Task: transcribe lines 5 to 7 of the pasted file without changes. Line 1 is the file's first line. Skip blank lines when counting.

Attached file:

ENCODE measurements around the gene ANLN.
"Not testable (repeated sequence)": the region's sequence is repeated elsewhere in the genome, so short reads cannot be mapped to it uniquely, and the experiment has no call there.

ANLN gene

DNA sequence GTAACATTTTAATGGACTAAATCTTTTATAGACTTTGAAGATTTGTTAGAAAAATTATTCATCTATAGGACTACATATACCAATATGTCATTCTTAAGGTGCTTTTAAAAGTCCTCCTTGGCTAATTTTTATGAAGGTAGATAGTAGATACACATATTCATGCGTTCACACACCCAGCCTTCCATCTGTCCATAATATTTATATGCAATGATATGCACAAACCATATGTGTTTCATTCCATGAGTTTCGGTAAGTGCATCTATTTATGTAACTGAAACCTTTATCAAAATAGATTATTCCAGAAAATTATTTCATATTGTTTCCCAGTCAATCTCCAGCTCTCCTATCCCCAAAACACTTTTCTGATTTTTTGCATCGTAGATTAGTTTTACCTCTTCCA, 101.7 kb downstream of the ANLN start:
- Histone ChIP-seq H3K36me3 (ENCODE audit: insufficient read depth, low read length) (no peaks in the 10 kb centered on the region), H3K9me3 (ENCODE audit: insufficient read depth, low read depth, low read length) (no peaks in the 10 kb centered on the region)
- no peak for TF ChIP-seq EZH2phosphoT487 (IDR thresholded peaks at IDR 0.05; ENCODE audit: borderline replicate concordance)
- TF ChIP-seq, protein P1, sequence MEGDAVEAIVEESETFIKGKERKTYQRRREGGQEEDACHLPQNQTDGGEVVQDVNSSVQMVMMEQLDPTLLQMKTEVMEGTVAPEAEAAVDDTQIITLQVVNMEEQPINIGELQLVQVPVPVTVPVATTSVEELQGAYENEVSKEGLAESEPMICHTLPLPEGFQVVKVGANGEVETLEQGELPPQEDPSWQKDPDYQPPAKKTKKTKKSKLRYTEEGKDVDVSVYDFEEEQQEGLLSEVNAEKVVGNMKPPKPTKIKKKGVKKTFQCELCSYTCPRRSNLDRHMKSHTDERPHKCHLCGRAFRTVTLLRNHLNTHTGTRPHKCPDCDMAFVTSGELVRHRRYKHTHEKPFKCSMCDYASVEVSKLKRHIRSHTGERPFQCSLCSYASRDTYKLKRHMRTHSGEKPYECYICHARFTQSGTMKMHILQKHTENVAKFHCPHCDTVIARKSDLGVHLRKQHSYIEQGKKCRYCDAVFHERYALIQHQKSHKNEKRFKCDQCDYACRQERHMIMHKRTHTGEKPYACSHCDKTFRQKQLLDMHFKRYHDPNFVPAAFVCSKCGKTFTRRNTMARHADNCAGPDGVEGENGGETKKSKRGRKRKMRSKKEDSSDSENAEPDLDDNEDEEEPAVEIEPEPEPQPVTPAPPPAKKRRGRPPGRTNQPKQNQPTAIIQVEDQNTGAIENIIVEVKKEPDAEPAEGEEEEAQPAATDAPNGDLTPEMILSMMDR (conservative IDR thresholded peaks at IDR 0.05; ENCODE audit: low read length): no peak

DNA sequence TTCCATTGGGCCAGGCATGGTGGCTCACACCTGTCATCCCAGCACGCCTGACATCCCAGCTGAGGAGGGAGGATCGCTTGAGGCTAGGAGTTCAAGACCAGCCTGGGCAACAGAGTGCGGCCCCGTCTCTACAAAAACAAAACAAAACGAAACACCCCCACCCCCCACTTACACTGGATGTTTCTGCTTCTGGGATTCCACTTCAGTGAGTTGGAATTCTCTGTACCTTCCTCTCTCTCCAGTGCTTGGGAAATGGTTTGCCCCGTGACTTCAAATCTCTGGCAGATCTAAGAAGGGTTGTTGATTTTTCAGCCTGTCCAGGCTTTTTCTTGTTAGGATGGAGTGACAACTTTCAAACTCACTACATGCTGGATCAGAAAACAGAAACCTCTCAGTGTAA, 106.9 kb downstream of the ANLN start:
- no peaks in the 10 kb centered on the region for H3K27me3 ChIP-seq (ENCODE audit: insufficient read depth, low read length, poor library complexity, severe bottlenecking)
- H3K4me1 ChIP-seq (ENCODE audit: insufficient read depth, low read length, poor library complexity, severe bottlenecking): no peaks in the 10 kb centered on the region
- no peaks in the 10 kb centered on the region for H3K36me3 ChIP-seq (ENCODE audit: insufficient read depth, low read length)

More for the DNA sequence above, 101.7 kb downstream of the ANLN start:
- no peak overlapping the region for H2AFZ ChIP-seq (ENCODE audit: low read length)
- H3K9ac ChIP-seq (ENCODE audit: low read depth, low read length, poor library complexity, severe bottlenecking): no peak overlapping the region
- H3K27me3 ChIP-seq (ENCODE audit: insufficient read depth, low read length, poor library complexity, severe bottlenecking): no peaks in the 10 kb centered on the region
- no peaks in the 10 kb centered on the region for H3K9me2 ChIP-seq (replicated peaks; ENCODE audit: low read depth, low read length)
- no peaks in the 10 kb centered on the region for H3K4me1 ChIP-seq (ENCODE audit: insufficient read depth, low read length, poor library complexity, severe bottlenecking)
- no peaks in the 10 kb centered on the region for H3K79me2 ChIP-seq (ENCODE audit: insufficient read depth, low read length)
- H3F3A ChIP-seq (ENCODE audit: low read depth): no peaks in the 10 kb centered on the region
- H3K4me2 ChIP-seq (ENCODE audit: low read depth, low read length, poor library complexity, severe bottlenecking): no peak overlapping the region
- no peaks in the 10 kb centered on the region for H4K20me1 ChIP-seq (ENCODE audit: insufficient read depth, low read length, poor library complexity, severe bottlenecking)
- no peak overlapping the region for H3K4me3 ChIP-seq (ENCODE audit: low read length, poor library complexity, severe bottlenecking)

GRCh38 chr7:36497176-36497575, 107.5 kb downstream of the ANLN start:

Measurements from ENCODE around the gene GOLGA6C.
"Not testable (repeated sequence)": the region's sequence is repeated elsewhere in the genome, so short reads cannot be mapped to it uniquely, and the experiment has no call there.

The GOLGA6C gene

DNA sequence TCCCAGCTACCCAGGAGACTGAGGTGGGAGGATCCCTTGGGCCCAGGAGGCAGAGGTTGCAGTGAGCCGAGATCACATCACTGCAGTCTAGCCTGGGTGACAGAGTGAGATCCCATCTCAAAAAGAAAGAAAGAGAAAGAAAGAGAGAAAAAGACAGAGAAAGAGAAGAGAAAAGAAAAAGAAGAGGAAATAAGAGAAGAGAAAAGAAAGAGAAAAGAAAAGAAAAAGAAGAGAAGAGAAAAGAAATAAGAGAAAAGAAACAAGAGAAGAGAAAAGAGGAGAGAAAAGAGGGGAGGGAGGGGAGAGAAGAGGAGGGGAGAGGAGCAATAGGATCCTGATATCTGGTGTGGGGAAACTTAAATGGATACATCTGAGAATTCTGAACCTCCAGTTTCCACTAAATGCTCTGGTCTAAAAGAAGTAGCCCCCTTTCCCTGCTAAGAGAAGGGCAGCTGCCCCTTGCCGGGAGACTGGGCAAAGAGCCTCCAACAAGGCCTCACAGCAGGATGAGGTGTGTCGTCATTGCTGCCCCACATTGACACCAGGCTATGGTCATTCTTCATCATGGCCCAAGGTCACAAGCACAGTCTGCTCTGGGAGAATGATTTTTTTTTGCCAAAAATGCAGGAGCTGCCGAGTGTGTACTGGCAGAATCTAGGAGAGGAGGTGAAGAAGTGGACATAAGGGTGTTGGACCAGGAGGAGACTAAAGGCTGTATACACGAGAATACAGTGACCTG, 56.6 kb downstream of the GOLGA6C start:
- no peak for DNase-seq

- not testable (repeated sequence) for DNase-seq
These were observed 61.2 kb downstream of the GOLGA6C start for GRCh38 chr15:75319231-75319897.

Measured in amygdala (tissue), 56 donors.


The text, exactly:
- Histone ChIP-seq H3K36me3 (ENCODE audit: insufficient read depth, low read length) (no peaks in the 10 kb centered on the region), H3K9me3 (ENCODE audit: insufficient read depth, low read depth, low read length) (no peaks in the 10 kb centered on the region)
- no peak for TF ChIP-seq EZH2phosphoT487 (IDR thresholded peaks at IDR 0.05; ENCODE audit: borderline replicate concordance)
- TF ChIP-seq, protein P1, sequence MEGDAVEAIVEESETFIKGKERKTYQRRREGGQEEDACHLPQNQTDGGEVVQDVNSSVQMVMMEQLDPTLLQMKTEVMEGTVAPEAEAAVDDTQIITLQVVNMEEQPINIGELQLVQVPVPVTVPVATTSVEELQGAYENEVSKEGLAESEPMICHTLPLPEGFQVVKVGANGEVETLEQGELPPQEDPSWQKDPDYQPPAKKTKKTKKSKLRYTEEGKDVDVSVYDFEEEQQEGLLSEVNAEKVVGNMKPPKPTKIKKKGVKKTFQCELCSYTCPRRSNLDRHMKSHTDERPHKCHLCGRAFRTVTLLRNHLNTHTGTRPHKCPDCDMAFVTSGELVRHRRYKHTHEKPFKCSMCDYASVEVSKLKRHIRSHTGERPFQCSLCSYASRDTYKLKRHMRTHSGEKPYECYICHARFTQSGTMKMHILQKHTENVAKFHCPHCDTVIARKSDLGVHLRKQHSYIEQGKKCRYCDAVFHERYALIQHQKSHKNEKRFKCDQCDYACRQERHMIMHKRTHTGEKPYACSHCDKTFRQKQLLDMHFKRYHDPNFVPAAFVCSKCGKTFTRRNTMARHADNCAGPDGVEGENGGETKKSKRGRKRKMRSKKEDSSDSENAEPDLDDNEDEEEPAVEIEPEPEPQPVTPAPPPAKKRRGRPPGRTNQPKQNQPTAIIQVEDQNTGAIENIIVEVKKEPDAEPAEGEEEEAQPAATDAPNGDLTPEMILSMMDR (conservative IDR thresholded peaks at IDR 0.05; ENCODE audit: low read length): no peak